The Solicitor-General

This could hardly be a narrower point of construction and so I will come immediately to try to answer the right hon. and learned Gentleman's question. The omission of the word "habitually" is advertent. It occurs in subsection (2, d) as a possible ground of objection, that the rules of the club are habitually disregarded because the rules can be disregarded once or they can be disregarded more than once, and if they are disregarded more than a certain number of times they can be said to be habitually disregarded. That is to exclude their being disregarded on one particular isolated occasion.

Similarly paragraph (e) says: the club premises…are habitually used for an unlawful purpose because one could use the club premises on one occasion for an unlawful purpose or on two occasions, but that is not sufficient disqualification. They must be habitually so used, and so with regard to the other matters which are set out in that paragraph (e).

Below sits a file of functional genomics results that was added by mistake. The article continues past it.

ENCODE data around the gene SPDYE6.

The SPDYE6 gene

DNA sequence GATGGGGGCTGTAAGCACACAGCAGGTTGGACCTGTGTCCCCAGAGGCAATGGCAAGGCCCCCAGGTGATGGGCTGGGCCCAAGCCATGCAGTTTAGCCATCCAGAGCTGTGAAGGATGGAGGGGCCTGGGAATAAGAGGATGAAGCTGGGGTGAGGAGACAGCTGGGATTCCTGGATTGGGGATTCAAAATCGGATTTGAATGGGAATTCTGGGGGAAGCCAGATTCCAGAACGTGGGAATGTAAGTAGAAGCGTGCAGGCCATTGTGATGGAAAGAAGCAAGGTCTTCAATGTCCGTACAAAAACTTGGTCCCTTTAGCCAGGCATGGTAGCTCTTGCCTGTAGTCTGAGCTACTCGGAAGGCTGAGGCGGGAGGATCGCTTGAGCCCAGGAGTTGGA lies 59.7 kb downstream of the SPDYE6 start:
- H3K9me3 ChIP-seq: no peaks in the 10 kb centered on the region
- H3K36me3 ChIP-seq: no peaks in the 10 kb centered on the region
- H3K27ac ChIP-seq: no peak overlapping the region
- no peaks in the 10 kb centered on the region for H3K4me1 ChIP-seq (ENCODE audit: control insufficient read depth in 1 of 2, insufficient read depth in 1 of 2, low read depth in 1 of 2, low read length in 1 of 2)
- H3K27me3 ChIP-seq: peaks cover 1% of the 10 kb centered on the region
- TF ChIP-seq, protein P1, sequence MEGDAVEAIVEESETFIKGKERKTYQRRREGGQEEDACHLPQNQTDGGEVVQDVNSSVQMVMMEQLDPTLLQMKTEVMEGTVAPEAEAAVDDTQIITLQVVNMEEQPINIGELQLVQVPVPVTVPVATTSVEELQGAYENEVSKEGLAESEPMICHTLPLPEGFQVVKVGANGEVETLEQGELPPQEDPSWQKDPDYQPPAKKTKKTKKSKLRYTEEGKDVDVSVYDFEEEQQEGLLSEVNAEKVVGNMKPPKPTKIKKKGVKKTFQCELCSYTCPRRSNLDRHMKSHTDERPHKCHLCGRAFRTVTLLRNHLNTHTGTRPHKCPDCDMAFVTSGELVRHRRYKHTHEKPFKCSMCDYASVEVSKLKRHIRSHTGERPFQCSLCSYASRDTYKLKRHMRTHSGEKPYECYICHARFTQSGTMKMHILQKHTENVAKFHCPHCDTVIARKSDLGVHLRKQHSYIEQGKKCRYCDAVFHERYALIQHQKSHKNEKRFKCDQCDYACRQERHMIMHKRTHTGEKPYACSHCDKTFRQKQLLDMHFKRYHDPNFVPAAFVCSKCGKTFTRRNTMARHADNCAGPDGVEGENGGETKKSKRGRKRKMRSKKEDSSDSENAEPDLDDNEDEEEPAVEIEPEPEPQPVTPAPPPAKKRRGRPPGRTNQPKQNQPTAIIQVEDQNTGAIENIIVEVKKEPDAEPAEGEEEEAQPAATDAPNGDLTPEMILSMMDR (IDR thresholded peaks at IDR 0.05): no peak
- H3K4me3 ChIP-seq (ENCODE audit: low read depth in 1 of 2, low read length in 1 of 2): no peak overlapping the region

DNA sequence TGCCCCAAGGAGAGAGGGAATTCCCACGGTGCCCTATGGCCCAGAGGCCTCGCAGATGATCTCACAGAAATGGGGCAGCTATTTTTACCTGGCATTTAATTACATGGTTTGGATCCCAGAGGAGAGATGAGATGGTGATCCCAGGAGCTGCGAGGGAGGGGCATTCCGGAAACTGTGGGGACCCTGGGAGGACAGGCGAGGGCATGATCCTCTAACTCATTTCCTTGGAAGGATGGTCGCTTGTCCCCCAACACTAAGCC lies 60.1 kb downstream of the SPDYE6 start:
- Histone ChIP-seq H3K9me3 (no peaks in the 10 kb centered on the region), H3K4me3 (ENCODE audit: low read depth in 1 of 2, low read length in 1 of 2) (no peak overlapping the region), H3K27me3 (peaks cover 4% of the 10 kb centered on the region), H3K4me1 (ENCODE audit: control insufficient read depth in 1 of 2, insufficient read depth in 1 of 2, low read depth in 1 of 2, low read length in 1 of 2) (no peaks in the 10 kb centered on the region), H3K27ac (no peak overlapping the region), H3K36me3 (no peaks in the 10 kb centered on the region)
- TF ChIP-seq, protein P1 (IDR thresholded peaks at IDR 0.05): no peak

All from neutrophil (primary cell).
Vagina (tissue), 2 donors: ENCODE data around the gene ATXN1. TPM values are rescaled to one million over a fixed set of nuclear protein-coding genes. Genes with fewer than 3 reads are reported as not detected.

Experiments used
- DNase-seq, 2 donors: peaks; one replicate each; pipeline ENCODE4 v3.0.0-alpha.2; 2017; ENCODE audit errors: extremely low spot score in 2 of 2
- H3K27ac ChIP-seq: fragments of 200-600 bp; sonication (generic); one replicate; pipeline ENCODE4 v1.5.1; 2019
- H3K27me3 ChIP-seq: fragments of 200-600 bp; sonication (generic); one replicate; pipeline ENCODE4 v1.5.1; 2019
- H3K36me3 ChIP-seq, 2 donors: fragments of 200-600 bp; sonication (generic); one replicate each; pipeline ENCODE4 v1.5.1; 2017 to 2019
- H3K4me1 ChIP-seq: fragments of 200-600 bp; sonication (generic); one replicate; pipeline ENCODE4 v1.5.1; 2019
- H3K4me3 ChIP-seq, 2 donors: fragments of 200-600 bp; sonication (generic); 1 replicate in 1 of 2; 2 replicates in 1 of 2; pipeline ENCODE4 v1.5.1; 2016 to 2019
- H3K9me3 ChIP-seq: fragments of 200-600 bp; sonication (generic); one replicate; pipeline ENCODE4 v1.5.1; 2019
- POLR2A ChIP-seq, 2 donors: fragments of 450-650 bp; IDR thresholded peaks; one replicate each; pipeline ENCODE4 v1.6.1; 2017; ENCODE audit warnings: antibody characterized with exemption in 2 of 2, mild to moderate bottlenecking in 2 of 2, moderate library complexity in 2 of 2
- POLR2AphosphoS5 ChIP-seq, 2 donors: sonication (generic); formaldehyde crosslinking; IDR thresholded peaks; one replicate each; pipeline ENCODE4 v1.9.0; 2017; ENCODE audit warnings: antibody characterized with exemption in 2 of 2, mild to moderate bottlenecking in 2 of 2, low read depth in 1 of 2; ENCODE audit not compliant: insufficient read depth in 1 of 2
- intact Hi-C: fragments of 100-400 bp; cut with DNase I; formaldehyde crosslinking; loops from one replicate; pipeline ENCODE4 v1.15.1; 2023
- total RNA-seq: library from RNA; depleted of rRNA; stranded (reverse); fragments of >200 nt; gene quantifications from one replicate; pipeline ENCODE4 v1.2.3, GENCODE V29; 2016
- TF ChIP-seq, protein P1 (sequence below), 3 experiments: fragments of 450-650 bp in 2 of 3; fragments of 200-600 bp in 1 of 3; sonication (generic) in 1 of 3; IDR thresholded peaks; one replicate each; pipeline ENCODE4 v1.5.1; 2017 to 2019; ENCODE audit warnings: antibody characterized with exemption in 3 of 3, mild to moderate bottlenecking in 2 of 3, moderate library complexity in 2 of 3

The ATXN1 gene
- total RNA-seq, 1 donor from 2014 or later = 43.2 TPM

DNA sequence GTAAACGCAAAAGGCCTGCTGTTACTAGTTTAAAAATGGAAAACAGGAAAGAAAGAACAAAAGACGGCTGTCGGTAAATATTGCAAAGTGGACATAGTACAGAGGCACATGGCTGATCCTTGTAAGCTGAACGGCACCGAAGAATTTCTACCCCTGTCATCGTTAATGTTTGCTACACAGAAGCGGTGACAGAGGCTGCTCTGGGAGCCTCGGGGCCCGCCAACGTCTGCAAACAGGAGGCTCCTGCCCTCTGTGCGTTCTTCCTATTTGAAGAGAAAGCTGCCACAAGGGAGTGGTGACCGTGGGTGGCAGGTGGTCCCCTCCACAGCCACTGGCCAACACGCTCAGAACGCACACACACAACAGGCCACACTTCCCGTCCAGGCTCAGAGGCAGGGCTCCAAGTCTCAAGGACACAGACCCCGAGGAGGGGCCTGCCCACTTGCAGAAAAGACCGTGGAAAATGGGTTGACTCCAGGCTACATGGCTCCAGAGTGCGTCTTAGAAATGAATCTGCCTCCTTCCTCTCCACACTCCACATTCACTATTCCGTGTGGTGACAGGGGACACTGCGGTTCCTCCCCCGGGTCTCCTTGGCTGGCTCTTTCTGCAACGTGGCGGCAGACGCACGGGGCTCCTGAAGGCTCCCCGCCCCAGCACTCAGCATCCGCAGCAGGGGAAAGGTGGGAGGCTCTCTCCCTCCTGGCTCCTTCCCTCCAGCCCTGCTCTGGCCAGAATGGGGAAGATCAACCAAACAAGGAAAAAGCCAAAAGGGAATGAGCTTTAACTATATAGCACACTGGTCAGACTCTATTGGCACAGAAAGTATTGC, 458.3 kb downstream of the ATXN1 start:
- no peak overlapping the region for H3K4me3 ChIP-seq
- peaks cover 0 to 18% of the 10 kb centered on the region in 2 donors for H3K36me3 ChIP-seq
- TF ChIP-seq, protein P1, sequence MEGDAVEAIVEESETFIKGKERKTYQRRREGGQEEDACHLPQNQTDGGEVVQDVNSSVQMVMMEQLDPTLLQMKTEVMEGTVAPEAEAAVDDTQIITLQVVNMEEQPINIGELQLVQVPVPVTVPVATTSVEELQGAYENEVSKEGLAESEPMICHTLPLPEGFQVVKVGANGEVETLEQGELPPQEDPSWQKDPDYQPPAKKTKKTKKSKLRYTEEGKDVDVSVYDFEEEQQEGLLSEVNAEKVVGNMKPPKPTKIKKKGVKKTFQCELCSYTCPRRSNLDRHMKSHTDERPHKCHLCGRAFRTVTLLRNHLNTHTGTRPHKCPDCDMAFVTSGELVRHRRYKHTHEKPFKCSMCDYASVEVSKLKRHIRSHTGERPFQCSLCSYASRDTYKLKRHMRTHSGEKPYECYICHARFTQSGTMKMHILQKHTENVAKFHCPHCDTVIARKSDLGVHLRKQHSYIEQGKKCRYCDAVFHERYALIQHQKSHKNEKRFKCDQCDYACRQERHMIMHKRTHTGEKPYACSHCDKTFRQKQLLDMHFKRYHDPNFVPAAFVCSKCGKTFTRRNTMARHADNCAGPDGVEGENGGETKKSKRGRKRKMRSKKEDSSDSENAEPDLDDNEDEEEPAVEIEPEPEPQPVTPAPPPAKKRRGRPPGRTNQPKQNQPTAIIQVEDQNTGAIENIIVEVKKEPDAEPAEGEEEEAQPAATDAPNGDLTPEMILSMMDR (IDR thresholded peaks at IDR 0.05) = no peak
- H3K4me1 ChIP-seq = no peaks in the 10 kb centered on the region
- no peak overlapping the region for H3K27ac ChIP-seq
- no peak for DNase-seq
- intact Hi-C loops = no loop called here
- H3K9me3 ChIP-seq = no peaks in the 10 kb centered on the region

When we go back to the beginning of paragraph (d) a different consideration applies, because "conduct" in the sense

of the verb "to conduct" premises, conduct a club, carries the connotation of conduct for a period of time and, therefore, it contains within itself the very concept of "habitually". The club cannot be conducted in a disorderly manner or for an unlawful purpose on one occasion: it could be used on more than one occasion in that way. Therefore the Bill as drafted left out the word "habitually" because it would add, it was thought, nothing there.

That certainly answers the right hon. and learned Gentleman and I hope it satisfies him.

Question put, That "habitually" be there inserted in the Bill:—

The House divided: Ayes 92, Noes 194.

Division No. 207.] AYES [8.13 p.m.
Ainsley, William Hoy, James H. Redhead, E. C.
Allen, Scholefield (Crewe) Hughes, Hector (Aberdeen, N.) Reid, William